The concept behind Casa de mi Padre can be summed up very simply: Will Ferrell in a telenovela spoof – in Spanish! It’s the type of pitch that one would expect for a short Saturday Night Live skit, which is unsurprising since Casa de mi Padre‘s writer and director have been involved in SNL for years. A Spanish-language parody of low-budget Mexican serials, this is an oddball comedy, but it’s not nearly as insane or downright hilarious as it had the potential to be. Its restrained approach is commendable since it compels Ferrell to attempt a different brand of humour, but the finished movie is only marginally successful, with only a handful of laughs here and there. The premise would be better suited for a ten-minute sketch, as it feels too scattershot as an 85-minute feature.
Seen as a moron by those around him, Armando Alvarez (Ferrell) is the black sheep of his family, often being unfavourably compared to his successful drug-dealing brother Raul (Diego Luna). When Raul returns to the family ranch, he brings his new fiancée Sonia (Genesis Rodriguez), with whom Armando is immediately smitten. Further trouble soon arises in the form of The Onza (Gael García Bernal), a dangerous drug lord who enters a turf war with Raul. With death and destruction unfolding all around him, Armando is given the chance to prove he’s not a screw-up and hopefully win the heart of Sonia as well.
The main joke of Casa de mi Padre, of course, is the fact that the white, completely non-Mexican Ferrell is playing a Mexican role, delivering his dialogue entirely in Spanish. But the humour does go deeper than that, with writer Andrew Steele serving up a steady stream of amusing moments which parody low-budget Mexican filmmaking. Casa de mi Padre is to Spanish melodrama what Black Dynamite is to ’70s blaxploitation, with the characters delivering cornball dialogue in a hilariously sincere manner, and with the technical limitations of Mexican cinema being affectionately recreated by director Matt Piedmont. An establishing shot in town of a truck pulling into a parking space was done with phoney small-scale toy models, and the musical score abruptly comes and goes as if mixed by a clueless foreigner. Production values are daffy as well, with cheap sets and a white tiger that looks about as convincing as a teddy bear. A scene of Armando and Sonia riding horses is incredibly phoney, as the horses are clearly fake and they’re in a studio against an obvious backdrop. Piedmont even throws in an opening title sequence which feels like something from a James Bond movie, supplemented with a catchy theme song performed by Christina Aguilera.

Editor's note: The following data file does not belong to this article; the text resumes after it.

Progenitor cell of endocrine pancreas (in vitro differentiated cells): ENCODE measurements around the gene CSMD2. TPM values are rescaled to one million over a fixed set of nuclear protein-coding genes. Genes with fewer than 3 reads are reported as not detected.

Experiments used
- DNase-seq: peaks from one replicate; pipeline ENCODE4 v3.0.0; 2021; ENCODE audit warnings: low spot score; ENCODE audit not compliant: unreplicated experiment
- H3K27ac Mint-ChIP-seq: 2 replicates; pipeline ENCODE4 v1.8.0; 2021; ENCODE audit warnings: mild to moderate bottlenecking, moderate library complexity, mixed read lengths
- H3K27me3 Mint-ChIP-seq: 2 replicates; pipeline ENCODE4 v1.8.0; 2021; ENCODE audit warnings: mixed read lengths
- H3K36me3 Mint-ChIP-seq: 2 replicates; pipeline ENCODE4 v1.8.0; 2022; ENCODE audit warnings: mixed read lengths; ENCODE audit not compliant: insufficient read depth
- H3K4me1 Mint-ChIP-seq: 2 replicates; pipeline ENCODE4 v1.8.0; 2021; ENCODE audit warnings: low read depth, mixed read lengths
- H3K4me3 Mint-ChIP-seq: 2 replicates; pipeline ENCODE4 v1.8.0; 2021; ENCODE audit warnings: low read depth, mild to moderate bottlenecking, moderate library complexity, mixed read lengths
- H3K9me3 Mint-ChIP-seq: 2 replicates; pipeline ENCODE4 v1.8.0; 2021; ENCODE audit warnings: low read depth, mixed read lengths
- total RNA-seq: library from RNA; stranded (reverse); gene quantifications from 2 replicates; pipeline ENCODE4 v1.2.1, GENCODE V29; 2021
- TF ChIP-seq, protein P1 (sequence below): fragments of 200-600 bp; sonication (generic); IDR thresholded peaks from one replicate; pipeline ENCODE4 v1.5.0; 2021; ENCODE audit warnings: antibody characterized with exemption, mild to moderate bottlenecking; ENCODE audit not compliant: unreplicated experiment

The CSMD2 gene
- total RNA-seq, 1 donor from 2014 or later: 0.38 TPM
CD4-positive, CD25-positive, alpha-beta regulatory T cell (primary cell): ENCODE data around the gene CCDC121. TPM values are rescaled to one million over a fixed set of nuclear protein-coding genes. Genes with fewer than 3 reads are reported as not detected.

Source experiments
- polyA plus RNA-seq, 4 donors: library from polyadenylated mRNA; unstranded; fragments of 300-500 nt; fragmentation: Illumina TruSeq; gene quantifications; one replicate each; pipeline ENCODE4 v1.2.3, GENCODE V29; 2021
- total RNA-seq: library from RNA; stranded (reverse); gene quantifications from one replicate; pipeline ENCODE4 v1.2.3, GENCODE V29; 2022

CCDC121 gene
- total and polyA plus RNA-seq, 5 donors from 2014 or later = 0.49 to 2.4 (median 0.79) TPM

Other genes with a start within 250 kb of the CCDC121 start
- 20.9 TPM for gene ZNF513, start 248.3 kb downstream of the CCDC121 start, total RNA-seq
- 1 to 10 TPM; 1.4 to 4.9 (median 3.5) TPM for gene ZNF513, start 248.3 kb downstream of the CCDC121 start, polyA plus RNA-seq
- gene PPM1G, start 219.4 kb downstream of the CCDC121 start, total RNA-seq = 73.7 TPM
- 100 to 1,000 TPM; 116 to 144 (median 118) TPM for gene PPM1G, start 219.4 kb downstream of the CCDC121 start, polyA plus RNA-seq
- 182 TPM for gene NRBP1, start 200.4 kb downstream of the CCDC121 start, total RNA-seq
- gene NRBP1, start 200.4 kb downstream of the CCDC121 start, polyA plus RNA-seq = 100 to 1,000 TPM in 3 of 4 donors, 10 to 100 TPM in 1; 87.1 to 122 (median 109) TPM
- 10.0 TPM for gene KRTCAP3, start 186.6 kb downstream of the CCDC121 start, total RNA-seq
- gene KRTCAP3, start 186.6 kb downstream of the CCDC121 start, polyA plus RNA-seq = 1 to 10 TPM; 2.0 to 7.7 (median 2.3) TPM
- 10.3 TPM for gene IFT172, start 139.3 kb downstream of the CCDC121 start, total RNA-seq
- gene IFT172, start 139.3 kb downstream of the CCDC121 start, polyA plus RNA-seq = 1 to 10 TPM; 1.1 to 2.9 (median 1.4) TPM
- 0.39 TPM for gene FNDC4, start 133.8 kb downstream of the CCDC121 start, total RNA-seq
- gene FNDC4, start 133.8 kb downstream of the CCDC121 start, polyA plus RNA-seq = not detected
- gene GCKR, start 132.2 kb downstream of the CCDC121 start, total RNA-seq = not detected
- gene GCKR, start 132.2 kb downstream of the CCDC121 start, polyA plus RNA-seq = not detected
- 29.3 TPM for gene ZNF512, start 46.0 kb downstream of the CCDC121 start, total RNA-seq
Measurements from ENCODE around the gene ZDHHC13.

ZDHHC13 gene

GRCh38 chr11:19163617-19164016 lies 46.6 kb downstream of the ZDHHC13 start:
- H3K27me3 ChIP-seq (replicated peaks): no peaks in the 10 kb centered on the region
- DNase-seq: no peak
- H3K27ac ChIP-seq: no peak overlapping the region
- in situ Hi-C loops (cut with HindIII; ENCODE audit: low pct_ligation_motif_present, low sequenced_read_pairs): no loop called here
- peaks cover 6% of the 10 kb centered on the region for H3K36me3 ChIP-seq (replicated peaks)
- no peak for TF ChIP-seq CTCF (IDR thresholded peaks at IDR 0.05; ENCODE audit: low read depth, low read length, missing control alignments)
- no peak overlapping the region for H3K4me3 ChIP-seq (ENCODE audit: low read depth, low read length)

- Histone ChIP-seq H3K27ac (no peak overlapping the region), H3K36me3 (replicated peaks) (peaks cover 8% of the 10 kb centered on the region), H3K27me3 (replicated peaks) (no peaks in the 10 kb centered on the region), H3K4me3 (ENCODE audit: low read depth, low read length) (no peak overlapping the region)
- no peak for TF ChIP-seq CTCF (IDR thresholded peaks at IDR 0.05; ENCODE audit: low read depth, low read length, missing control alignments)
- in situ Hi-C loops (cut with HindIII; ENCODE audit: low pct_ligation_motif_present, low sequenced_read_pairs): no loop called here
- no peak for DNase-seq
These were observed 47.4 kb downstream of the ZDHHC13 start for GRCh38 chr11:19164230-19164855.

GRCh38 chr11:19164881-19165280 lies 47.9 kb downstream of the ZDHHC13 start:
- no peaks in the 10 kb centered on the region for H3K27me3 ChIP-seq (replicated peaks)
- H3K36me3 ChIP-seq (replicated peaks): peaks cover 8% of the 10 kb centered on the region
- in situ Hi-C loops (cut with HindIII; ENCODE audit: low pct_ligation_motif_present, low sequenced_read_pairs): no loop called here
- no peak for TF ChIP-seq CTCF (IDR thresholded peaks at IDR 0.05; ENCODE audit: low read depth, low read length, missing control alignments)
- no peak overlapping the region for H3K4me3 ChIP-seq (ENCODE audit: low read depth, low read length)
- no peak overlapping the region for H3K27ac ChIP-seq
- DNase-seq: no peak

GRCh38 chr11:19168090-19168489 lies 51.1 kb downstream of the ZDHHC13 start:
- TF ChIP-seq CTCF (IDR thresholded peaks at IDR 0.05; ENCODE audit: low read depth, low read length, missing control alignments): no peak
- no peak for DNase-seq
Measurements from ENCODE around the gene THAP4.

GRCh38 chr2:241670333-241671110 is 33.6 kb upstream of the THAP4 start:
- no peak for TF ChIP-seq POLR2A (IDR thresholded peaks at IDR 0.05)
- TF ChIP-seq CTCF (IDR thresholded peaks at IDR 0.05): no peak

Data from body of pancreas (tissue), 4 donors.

Unfortunately, it takes a while for Casa de mi Padre to hit its stride, as it’s oddly sedate and flat before finally picking up steam into the second half. It’s almost worth the wait, especially once the climax arrives involving a campy gun battle in which Armando harnesses his inner action hero. This role represents a considerable change of pace for Ferrell, abandoning his wildly overzealous man-child persona to play a more nuanced character in another language, compelling him to stick to the script rather than constantly improvising. Ferrell even sings at one stage, backed by a mariachi band, adding further flavour to the madness. Ferrell is actually one of the production’s major assets, as he recognised the type of movie that this was and nails the requisite tone. Also good is stunning newcomer Genesis Rodriguez, who’s skilled at comic timing and delivery, and has plenty of charm to boot.
Casa de mi Padre did not make me laugh as much as I wanted or expected it to, and it lacks a special spark to genuinely bring it to life, but it nevertheless remains a fun enough comedy that deserves plaudits for its amusing commitment to recreating goofy Mexican cinema. Although not a comedic masterpiece, it has its moments, and it’s sure to become somewhat of a cult classic in future years even if it’ll be appreciated more for its design than its actual delivery.